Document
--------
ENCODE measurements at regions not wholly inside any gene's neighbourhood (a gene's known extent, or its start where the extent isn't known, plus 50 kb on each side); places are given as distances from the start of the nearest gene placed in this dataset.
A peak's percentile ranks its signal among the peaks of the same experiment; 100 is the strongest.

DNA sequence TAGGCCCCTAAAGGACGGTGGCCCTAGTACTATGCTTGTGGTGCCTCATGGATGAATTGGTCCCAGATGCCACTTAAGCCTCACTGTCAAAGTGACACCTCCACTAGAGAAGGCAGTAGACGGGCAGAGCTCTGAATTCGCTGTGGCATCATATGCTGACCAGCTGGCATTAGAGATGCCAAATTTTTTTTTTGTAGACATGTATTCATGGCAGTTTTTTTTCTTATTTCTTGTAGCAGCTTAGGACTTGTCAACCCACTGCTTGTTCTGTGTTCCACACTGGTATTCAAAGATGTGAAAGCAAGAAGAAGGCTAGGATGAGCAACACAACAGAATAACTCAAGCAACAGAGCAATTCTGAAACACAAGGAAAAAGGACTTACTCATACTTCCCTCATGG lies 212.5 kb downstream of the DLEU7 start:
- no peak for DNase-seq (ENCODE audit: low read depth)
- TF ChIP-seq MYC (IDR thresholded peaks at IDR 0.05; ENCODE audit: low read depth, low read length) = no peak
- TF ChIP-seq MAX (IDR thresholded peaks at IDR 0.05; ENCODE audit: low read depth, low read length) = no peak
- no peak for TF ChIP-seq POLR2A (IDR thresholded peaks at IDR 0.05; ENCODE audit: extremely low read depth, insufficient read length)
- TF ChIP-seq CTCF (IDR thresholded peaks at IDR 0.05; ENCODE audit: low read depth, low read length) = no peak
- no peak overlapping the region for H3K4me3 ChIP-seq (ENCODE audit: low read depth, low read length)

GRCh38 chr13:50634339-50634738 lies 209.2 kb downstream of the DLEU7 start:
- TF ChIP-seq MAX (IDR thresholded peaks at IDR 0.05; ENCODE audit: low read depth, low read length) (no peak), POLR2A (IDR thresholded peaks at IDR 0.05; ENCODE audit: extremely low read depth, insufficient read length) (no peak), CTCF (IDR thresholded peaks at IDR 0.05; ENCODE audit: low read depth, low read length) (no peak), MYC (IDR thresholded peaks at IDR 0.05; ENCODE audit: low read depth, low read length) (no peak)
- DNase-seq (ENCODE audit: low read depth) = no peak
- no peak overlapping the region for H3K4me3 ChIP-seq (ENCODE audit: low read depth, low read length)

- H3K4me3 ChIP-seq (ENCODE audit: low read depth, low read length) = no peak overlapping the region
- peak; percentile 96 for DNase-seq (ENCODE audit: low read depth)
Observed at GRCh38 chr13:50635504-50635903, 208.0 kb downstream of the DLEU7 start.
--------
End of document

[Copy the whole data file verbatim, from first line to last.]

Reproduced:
ENCODE measurements at regions not wholly inside any gene's neighbourhood (a gene's known extent, or its start where the extent isn't known, plus 50 kb on each side); places are given as distances from the start of the nearest gene placed in this dataset.
A peak's percentile ranks its signal among the peaks of the same experiment; 100 is the strongest.

DNA sequence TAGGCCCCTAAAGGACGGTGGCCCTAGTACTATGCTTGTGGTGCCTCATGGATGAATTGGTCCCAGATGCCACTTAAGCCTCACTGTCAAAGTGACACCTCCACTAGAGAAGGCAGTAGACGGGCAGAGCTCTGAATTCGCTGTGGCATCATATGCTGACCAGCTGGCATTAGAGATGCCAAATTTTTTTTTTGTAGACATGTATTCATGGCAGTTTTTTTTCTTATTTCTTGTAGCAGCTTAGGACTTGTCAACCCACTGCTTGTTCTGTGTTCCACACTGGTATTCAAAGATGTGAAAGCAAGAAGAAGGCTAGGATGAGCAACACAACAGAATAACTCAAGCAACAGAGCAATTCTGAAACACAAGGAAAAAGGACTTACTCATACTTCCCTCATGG lies 212.5 kb downstream of the DLEU7 start:
- no peak for DNase-seq (ENCODE audit: low read depth)
- TF ChIP-seq MYC (IDR thresholded peaks at IDR 0.05; ENCODE audit: low read depth, low read length) = no peak
- TF ChIP-seq MAX (IDR thresholded peaks at IDR 0.05; ENCODE audit: low read depth, low read length) = no peak
- no peak for TF ChIP-seq POLR2A (IDR thresholded peaks at IDR 0.05; ENCODE audit: extremely low read depth, insufficient read length)
- TF ChIP-seq CTCF (IDR thresholded peaks at IDR 0.05; ENCODE audit: low read depth, low read length) = no peak
- no peak overlapping the region for H3K4me3 ChIP-seq (ENCODE audit: low read depth, low read length)

GRCh38 chr13:50634339-50634738 lies 209.2 kb downstream of the DLEU7 start:
- TF ChIP-seq MAX (IDR thresholded peaks at IDR 0.05; ENCODE audit: low read depth, low read length) (no peak), POLR2A (IDR thresholded peaks at IDR 0.05; ENCODE audit: extremely low read depth, insufficient read length) (no peak), CTCF (IDR thresholded peaks at IDR 0.05; ENCODE audit: low read depth, low read length) (no peak), MYC (IDR thresholded peaks at IDR 0.05; ENCODE audit: low read depth, low read length) (no peak)
- DNase-seq (ENCODE audit: low read depth) = no peak
- no peak overlapping the region for H3K4me3 ChIP-seq (ENCODE audit: low read depth, low read length)

- H3K4me3 ChIP-seq (ENCODE audit: low read depth, low read length) = no peak overlapping the region
- peak; percentile 96 for DNase-seq (ENCODE audit: low read depth)
Observed at GRCh38 chr13:50635504-50635903, 208.0 kb downstream of the DLEU7 start.